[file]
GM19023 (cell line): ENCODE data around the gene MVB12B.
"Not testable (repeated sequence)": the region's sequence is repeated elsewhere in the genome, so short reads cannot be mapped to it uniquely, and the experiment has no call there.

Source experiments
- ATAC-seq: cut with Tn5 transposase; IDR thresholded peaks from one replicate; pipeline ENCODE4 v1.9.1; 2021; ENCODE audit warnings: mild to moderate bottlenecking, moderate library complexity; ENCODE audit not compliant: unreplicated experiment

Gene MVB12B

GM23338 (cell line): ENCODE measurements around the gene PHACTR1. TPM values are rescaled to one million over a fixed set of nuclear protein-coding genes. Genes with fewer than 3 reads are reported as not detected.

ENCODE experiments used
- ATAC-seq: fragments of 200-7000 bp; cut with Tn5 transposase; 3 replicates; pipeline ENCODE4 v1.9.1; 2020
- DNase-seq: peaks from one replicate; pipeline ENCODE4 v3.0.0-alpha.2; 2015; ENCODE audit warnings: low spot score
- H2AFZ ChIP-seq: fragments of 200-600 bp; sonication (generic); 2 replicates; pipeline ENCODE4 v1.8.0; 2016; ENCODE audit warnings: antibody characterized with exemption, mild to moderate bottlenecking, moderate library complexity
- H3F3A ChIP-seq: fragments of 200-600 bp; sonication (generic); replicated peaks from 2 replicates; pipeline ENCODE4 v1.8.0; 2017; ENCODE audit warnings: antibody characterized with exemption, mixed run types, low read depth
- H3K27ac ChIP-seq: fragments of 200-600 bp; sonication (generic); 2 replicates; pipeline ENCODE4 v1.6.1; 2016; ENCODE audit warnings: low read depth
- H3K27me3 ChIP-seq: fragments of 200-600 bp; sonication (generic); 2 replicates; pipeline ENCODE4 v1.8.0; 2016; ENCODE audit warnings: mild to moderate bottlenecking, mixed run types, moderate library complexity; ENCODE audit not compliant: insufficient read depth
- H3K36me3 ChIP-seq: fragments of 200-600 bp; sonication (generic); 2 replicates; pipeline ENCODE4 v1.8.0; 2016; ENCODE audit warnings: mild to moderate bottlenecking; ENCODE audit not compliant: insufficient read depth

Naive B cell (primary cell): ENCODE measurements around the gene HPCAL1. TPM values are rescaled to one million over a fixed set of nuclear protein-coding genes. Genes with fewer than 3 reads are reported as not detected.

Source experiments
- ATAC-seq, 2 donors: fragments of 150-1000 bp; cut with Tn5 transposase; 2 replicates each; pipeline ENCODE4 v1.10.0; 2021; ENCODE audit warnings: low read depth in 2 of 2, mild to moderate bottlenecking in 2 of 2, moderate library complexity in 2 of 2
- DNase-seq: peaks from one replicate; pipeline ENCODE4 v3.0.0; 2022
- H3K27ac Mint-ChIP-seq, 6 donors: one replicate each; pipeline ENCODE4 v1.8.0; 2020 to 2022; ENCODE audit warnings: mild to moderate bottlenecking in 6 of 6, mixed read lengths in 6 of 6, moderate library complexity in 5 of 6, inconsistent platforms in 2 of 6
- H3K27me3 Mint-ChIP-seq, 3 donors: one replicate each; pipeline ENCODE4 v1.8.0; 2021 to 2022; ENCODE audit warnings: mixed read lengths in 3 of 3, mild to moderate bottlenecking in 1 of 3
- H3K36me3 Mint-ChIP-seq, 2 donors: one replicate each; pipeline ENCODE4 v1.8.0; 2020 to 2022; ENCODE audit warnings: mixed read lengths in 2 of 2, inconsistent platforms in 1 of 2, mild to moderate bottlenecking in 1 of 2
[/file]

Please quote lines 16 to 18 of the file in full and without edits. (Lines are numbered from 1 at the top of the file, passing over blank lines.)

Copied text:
Source experiments
- ATAC-seq, 2 donors: fragments of 150-1000 bp; cut with Tn5 transposase; 2 replicates each; pipeline ENCODE4 v1.10.0; 2021; ENCODE audit warnings: low read depth in 2 of 2, mild to moderate bottlenecking in 2 of 2, moderate library complexity in 2 of 2
- DNase-seq: peaks from one replicate; pipeline ENCODE4 v3.0.0; 2022